How to apply How to apply

Entry Qualifications

Applicants for an LLM by Research should normally have a good first degree in law or a related subject from a recognised higher education institution in the UK or overseas. Applicants for the MPhil/PhD programme should normally have a good undergraduate degree and a minimum Merit (or equivalent) LLM or Master's degree with 65% in the dissertation element. Further information about entry requirements for international students.

Admissions Procedure

Applications can be made on line via

For those unable to submit electronically, applications and enquiries should be sent to the following address:

Faculty of Social Sciences
Postgraduate Research Office (PPE)
Elizabeth Fry Building, 2.30
University of East Anglia
Norwich Research Park

Tel: +44 (0)1603 591709
Submit an application to:
Tel: +44 (0)1603 597231

Applications must be supported by:

Research Proposal

The core of a research degree application is a research proposal of up to 2,000 words. The proposal is not expected to be a finished document, and you may wish to refine or change your research focus in negotiation with your supervisors at a later date.

Your proposal should include the following:

  • Official transcripts (in English) of your higher education qualifications
  • A Personal Statement of 500 to 1,000 words
  • A CV detailing your work experience to date
  • Two academic references
  • Evidence of your English proficiency if English is not your first language
  • A Research Proposal of 2,000 words

Your research topic: Identify your area of interest and indicate your research question(s). It should be clear from the proposal that you have identified a particular topic for further study rather than just a broad area – undue influence rather than contract law, or abuse of dominance rather than competition law. You should also specify what it is about the area that you feel is unclear, under-investigated or controversial and therefore in need of further examination.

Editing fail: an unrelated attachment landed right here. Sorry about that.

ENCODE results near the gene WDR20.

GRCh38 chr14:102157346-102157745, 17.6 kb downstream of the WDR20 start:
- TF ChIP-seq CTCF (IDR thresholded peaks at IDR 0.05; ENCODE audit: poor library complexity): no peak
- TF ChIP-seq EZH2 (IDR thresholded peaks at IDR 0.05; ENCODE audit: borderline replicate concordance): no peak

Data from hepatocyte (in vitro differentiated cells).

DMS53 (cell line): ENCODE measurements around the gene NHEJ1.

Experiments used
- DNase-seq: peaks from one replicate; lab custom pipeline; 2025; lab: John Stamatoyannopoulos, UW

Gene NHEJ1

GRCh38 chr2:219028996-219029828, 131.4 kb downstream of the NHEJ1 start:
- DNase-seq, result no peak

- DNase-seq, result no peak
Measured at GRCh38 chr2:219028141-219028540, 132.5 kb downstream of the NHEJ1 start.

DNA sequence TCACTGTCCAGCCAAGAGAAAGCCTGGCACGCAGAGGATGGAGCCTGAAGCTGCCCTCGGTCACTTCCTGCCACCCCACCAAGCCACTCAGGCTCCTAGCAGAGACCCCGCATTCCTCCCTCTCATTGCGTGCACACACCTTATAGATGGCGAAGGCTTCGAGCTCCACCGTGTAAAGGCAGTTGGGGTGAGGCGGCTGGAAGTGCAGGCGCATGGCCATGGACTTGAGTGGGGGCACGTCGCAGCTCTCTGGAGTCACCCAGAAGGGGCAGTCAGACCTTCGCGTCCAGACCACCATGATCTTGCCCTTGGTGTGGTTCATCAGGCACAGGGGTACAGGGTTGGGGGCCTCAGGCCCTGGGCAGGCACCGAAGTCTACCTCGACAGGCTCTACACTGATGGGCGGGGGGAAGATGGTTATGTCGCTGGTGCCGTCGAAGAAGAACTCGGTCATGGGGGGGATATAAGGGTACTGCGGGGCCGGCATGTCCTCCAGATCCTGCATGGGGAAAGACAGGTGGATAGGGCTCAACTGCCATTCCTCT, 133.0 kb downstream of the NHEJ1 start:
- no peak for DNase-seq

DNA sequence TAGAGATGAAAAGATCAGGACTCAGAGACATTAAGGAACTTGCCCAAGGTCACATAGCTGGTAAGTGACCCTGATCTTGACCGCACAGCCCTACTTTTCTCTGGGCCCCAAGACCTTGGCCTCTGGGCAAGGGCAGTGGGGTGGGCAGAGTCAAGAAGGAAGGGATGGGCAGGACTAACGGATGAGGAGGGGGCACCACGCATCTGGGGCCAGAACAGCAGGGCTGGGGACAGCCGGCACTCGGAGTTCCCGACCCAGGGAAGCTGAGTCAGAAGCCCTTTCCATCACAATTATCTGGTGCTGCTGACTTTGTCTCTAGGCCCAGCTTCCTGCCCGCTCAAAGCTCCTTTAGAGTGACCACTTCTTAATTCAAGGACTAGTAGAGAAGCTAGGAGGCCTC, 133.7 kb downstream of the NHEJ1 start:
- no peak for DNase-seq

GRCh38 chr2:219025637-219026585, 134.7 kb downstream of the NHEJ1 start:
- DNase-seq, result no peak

Review of the literature:

In this section you should explain what other work has been done in your field. For a PhD you should also explain what you think your work will add to knowledge in the area. What is it that you propose to examine that has not been studied in detail before? Is it an area of law of practical importance in which the courts have failed to produce clear doctrine? Is it an area where the law has a clear social or economic impact (eg in competition or family law) which has not been evaluated?


You need to indicate how you will answer your research question(s). Is this a doctrinal thesis? Do you intend to look at the statutes and case law and synthesise an explanation of how the law fits together and the policy justifications behind it? Will it be a comparative thesis, where you look at English law alongside the law of other jurisdictions of which the Law School has expertise, drawing comparisons and identifying lessons that jurisdictions can learn from each other? Is it an empirical thesis where you ask those affected by the law about their experiences (ie survey work), or is it quantitative empirical work where you examine statistical evidence about the impact of the law? How will you use the data you collect? Will you examine the law from a particular theoretical standpoint, or do you wish to compare different jurisprudential viewpoints?


Provide a timescale for the conduct of your research. References: Provide a list of references to the sources which you have mentioned in your application.

Applicants should refer to the areas of research pages and any indicative research projects for potential research students on members' of faculty own webpages. You are welcome to contact members of academic staff directly to discuss research ideas and to request a particular supervisor, although this is not a requirement.

Applying for a PhD Talk

The School's Director for PhD Admissions gives an annual talk to students on the LLM Programme about the process of applying for a PhD at UEA.

Download the PowerPoint Slides for more information about what is expected in a research proposal.